FILE - In this photo provided by Department of Special Collections, McFarlin Library, The University of Tulsa, two armed men walk away from burning buildings as others walk in the opposite direction during the June 1, 1921, Tulsa Race Massacre in Tulsa, Okla. (Department of Special Collections, McFarlin Library, The University of Tulsa via AP, File)

FILE - In this photo provided by Department of Special Collections, McFarlin Library, The University of Tulsa, two armed men walk away from burning buildings as others walk in the opposite direction during the June 1, 1921, Tulsa Race Massacre in Tulsa, Okla. (Department of Special Collections, McFarlin Library, The University of Tulsa via AP, File)

Tulsa Race Massacre long buried chapter of U.S. history

In Tulsa, word of unrest that started on May 31, 1921

When the smoke cleared in June 1921, the toll from the massacre in Tulsa, Oklahoma, was catastrophic — scores of lives lost, homes and businesses burned to the ground, a thriving Black community gutted by a white mob.

The nightmare cried out for attention, as something to be investigated and memorialized, with speeches and statues and anniversary commemorations.

But the horror and violence visited upon Tulsa’s Black community didn’t become part of the American story. Instead, it was pushed down, unremembered and untaught until efforts decades later started bringing it into the light. And even this year, with the 100th anniversary of the massacre being recognized, it’s still an unfamiliar history to many — something historians say has broader repercussions.

“The consequences of that is a sort of a lie that we tell ourselves collectively about who we are as a society, who we have been historically, that’s set some of these things up as aberrations, as exceptions of what we understand society to be rather than endemic or intrinsic parts of American history,” said Joshua Guild, an associate professor of history and African American studies at Princeton University.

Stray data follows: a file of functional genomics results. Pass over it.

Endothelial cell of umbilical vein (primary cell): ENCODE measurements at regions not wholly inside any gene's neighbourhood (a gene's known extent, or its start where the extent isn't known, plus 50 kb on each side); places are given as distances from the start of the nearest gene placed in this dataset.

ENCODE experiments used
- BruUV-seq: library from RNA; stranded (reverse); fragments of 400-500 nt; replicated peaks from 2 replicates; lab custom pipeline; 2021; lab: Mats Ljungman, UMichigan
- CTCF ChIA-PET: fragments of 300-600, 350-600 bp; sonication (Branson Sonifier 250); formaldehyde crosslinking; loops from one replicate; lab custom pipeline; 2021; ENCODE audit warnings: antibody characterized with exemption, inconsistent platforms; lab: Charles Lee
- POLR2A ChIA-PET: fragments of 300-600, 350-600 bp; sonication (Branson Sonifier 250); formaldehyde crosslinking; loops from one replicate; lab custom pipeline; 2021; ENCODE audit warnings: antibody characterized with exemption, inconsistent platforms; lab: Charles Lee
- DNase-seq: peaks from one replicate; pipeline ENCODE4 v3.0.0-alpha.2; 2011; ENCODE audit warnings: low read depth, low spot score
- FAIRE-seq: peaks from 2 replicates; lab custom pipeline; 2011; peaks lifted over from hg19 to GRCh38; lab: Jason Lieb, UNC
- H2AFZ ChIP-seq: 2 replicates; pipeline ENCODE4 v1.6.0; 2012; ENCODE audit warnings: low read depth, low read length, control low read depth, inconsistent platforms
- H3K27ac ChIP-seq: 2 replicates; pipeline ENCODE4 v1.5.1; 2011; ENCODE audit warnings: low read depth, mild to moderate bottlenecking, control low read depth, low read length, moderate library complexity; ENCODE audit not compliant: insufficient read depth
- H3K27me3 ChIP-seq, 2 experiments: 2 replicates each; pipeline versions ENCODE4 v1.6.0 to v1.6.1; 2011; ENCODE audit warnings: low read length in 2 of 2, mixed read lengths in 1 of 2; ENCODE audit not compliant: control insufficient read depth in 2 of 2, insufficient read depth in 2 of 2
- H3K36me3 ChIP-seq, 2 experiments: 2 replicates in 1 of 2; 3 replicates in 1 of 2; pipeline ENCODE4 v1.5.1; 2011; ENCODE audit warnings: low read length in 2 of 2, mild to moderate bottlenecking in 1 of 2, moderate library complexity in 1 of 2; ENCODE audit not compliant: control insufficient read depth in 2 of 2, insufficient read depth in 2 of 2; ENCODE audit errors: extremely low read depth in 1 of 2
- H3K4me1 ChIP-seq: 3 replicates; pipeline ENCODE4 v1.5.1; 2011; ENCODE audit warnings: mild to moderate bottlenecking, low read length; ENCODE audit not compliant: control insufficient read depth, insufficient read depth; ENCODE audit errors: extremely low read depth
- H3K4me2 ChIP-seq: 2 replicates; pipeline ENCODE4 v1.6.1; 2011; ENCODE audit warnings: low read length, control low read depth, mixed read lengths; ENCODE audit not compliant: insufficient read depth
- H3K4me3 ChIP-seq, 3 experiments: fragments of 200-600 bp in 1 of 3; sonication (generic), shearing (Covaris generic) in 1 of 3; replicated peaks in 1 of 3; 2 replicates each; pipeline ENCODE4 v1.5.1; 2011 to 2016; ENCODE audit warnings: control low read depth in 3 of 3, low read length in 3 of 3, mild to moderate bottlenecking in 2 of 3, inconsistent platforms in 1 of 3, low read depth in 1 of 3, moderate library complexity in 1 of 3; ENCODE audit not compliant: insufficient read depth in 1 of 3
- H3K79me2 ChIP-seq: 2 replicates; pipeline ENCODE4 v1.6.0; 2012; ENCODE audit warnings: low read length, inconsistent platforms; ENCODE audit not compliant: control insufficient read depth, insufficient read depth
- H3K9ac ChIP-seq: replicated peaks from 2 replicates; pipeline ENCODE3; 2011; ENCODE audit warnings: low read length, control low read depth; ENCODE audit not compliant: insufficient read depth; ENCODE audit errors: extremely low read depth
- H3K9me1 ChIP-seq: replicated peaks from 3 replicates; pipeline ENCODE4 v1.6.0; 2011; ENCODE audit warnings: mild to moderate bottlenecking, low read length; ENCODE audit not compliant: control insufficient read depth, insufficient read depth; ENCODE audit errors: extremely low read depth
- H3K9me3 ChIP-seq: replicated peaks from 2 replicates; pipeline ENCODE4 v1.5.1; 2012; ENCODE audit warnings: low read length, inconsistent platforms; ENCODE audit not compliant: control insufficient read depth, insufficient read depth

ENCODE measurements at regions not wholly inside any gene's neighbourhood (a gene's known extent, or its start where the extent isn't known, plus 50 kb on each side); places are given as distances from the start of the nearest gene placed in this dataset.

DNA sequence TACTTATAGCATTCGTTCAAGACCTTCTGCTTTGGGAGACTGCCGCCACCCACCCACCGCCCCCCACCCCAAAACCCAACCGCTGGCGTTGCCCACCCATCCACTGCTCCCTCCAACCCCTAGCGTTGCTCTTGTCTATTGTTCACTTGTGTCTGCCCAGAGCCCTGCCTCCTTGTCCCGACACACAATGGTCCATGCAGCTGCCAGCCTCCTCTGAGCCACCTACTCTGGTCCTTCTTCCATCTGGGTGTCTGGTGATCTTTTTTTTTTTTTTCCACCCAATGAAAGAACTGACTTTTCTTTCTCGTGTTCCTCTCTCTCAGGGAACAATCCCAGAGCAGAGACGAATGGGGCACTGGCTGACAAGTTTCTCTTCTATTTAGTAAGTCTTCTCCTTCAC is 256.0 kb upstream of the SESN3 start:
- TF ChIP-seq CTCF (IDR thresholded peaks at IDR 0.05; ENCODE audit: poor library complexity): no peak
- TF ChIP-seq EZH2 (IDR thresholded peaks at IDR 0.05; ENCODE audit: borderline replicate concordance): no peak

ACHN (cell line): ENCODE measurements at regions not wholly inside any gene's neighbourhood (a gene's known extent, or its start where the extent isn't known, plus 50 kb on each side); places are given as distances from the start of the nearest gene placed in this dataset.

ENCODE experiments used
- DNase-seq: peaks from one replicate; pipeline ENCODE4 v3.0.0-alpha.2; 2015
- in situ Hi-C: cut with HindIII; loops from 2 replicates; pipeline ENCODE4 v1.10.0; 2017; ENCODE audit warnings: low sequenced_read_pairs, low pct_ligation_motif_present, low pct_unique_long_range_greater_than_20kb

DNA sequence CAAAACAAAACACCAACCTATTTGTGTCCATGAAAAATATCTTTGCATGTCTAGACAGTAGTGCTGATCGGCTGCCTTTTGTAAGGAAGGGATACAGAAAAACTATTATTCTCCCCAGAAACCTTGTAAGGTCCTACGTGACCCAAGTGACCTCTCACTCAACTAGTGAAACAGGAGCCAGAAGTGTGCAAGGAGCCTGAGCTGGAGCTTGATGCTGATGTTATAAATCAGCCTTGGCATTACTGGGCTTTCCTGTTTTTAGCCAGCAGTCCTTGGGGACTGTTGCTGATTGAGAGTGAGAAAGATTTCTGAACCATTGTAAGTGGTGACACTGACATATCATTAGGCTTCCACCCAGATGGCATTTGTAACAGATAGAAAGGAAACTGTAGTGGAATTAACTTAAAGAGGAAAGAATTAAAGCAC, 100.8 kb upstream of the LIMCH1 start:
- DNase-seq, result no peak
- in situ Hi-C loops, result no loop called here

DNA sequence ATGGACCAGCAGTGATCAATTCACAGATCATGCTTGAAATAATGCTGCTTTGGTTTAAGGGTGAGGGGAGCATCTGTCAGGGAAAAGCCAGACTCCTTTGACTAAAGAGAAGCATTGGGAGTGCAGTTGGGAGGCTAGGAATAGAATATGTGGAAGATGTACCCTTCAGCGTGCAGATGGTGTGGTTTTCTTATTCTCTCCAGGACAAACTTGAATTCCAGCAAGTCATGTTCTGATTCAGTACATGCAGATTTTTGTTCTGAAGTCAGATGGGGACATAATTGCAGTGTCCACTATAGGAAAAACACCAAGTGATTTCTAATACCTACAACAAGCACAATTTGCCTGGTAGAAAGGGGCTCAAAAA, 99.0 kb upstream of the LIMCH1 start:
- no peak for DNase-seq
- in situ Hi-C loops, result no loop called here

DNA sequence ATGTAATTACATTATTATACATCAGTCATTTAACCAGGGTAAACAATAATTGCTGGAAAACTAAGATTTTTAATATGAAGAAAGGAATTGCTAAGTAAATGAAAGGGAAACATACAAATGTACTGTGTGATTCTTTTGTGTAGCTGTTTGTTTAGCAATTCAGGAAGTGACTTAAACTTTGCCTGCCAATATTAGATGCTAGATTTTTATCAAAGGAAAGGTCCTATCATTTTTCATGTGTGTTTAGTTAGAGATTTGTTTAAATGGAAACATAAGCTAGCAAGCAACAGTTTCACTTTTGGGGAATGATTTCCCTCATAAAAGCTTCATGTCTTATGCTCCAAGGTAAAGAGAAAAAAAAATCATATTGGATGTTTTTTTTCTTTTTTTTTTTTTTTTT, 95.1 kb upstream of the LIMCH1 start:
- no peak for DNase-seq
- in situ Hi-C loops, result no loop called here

Indeed, U.S. history is filled with dark events — often involving racism and racial violence — that haven’t been made part of the national fabric. Many involved Black Americans, of which the Tulsa Race Massacre is considered among the most egregious in its absolute destruction, but other racial and ethnic communities have been impacted as well.

Americans not knowing about these events or not recognizing the full scope of the country’s conflict-ridden history has impacts that continue to reverberate, Guild said.

“If we don’t understand the nature of the harm … we can’t really have a full reckoning with the possibility of any kind of redress,” he said.

Manisha Sinha, a professor of American history at the University of Connecticut, agreed.

“It’s really important for Americans to learn from the past, because you really cannot even understand some of our current-day political divisions and ideas unless you realize that this conversation over both the nature and the parameters of American democracy is an ongoing and a really long one,” she said.

Terrible events that many Americans don’t know about include long-ago history, such as the Snake River attack in Oregon in 1887, where as many as 34 Chinese gold miners were killed, and the 1864 Sand Creek massacre of around 230 Cheyenne and Arapaho people by U.S. soldiers in Colorado. Others are within the lifetimes of many Americans living today, like the 1985 bombing by Philadelphia police of the house that headquartered the Black organization MOVE, killing 11 people.

As odd as it may sound, the mere fact that something happened isn’t enough for it to be remembered, said Robin Wagner-Pacifici, a professor teaching sociology at the New School for Social Research, who has written about the MOVE bombing.

“You can never assume, no matter how huge an event may be in terms of its literal impact on numbers of people, that it’s going to be framed and recognized and move forward in time, in memory, by future publics or state apparatuses or political forces,” she said.

In Oklahoma, the massacre largely wasn’t discussed until a commission was formed in 1997 to investigate the violence. For decades, the state’s public schools called it the Tulsa race riot, when it was discussed at all. Students now are urged to consider the differences between calling it a “massacre” or a “riot.”

How an event is presented can make a difference, Wagner-Pacifici said. That could include whether it’s connected to other historical moments and what parts are emphasized or downplayed.

“All sorts of political forces and actors will kind of move in, to try to name it and claim it, in order either to tamp it down in its impact or to elaborate it in its impact,” she said.

She pointed to a current example: the deadly Jan. 6 insurrection by a predominantly white mob at the U.S. Capitol. Democrats in Congress are pushing for a commission to take a deeper look and how to prevent it from happening again, while a small number of Republicans have taken to downplaying it.